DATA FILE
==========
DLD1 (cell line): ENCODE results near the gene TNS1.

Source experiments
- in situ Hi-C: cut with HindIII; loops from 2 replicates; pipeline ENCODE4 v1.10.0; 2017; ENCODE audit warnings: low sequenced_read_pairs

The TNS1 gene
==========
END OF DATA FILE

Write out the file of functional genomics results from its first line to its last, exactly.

DLD1 (cell line): ENCODE results near the gene TNS1.

Source experiments
- in situ Hi-C: cut with HindIII; loops from 2 replicates; pipeline ENCODE4 v1.10.0; 2017; ENCODE audit warnings: low sequenced_read_pairs

The TNS1 gene